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woofner
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Re: Bottineau Corridor (Blue Line Extension)

Postby woofner » November 15th, 2012, 12:22 pm

Your point about stations is valid, and is why the decision to tunnelize Central Corridor would have been more complicated than I like to present (if it had been contemplated, which is all I ask). But I don't think it would have been as much of a factor for Bottineau because there really was only a short segment that needed to be bridged by a tunnel (so to speak). The length of the corridors Twincitizen and Mattaudio propose tunneling is less than a mile, with only one station required in each. The MSP LRT tunnel that I never get tired of citing included one station and cost $120m in 2004, so it's hard to imagine it would significantly increase the cost of the line, let alone more than double it, as Brent Rusco disingenuously speculates.

And again, your point about stations is valid and worth considering, although it's also true that most subway lines are now deep-bore tunneled rather than cut-and-cover, so apparently it makes up the cost.
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Re: Bottineau Corridor (Blue Line Extension)

Postby Andrew_F » November 15th, 2012, 12:46 pm

While it would be really nice to see cost estimates for some tunnel options (including a dreamy diagonal deep-bore from 7th/Van White to Broadway/26th), I'm not convinced that surface-running on Penn is really all that bad.

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Re: Bottineau Corridor (Blue Line Extension)

Postby helsinki » November 16th, 2012, 12:36 am

DaPerpKazoo wrote:I'm not convinced that surface-running on Penn is really all that bad.
Yeah, why is this a non-starter?

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Re: Bottineau Corridor (Blue Line Extension)

Postby mattaudio » November 16th, 2012, 8:27 am

Apparently it is politically bad karma to take out a slice of some people's front yards, and maybe the occasional house or two near stations or turns, so instead they're going to route it through a ravine so it barely serves the most ravaged neighborhood in Minneapolis.... because of course stations at Penn-Broadway/Plymouth would do nothing to create placemaking value that would move the nomi housing market upwards.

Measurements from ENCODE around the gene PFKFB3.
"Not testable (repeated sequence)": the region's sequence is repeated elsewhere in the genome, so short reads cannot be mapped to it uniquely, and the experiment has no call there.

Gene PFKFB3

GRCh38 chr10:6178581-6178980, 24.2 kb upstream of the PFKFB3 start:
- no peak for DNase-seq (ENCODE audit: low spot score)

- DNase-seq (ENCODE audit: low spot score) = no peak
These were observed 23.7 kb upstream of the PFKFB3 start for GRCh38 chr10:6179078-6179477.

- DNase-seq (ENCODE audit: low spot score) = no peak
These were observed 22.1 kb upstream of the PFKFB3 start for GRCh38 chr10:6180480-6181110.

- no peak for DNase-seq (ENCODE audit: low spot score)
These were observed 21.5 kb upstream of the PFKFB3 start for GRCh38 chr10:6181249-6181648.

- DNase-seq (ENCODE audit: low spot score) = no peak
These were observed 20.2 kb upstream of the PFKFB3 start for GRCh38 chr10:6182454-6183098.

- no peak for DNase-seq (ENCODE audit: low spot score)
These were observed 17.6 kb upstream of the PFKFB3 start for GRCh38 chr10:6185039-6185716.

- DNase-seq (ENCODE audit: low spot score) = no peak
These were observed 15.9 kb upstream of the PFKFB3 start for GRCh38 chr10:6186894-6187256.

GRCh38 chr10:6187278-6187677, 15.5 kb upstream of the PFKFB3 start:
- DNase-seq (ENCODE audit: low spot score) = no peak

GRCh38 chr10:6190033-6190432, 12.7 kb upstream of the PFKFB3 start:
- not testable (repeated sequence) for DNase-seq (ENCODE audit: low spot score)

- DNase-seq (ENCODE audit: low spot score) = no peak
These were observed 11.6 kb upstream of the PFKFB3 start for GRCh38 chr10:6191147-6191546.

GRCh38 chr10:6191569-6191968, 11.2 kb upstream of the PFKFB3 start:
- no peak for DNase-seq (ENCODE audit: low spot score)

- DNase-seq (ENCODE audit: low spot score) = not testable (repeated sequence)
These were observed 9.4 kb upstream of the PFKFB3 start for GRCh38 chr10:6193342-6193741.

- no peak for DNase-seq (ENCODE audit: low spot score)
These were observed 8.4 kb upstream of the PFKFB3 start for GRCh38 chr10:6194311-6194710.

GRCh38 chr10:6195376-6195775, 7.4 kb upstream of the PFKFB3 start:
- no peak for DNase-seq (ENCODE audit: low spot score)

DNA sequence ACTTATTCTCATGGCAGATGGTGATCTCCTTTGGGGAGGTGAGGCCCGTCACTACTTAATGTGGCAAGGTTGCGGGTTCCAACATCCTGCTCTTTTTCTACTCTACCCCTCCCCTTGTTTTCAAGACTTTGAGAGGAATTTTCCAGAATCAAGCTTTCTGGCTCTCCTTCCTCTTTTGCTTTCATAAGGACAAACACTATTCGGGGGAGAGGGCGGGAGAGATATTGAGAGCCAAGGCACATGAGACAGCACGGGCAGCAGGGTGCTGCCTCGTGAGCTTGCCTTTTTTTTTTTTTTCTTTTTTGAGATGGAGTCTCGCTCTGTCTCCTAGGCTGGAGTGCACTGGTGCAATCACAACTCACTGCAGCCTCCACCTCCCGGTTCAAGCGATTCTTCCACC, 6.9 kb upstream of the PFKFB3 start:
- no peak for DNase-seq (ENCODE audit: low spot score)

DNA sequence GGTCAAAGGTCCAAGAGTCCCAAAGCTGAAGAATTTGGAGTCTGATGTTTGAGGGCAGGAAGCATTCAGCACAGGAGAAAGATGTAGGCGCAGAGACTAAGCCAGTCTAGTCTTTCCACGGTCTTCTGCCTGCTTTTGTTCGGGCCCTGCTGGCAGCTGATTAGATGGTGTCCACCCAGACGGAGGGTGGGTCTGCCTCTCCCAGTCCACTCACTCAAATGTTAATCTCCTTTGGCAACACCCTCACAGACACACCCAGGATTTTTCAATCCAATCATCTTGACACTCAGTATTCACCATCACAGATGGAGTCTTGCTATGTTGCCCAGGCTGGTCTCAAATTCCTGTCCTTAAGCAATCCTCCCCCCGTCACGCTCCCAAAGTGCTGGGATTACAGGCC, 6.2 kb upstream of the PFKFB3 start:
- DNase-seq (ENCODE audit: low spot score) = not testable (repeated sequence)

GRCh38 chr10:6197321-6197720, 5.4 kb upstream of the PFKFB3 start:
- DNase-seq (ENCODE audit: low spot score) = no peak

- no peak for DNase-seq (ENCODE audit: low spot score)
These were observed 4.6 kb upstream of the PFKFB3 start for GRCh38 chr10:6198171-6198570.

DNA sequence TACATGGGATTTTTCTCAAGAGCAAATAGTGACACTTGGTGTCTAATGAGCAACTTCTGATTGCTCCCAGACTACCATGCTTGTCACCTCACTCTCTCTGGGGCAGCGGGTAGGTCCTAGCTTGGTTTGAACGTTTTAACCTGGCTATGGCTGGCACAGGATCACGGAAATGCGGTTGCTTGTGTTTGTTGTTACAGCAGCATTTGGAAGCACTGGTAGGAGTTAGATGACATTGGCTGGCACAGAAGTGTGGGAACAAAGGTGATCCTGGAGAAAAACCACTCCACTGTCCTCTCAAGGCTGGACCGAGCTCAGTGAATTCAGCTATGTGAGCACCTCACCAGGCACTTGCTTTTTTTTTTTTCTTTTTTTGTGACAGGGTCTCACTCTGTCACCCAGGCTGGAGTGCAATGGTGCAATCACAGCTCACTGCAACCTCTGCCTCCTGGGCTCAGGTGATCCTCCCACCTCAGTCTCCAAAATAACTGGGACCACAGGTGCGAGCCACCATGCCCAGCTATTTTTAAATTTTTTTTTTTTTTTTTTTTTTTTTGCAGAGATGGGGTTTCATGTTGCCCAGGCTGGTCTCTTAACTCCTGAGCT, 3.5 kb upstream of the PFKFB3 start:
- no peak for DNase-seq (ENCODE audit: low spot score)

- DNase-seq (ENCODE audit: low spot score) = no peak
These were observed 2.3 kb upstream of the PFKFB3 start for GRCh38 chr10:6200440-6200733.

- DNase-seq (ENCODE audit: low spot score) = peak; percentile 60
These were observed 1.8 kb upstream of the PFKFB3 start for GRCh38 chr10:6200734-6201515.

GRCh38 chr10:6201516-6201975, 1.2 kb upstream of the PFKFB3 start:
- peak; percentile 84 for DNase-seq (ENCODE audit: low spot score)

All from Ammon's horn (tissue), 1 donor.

I'm convinced LRT, highways, etc are driven by land speculators... and it's easier to speculate on a hypothetical 10 acre plot of infill around a lightly used station than it is to speculate on the value of hundreds or thousands of existing urban single family homes and small apartments.

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Re: Bottineau Corridor (Blue Line Extension)

Postby UptownSport » November 16th, 2012, 7:32 pm

mattaudio wrote:I'm convinced LRT, highways, etc are driven by land speculators...
That would be difficult to argue against

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Re: Bottineau Corridor (Blue Line Extension)

Postby aguaman » November 20th, 2012, 1:54 pm

as we discuss this corridor, it is good to put into perspective how other cities are doing in relation to us. I am reading in Passenger Transport (11/5/12) about Salt Lake City of all places that is so far in advance of the Twin Cities for rail system development. Here's their stats:
3 LRT lines - 35 miles with 11 more on the way
44 miles of commuter rail with nearly 44 more on the way.

4 new lines entering service by the end of 2013:
new commuter rail line
new lrt line
lrt extension
new streetcar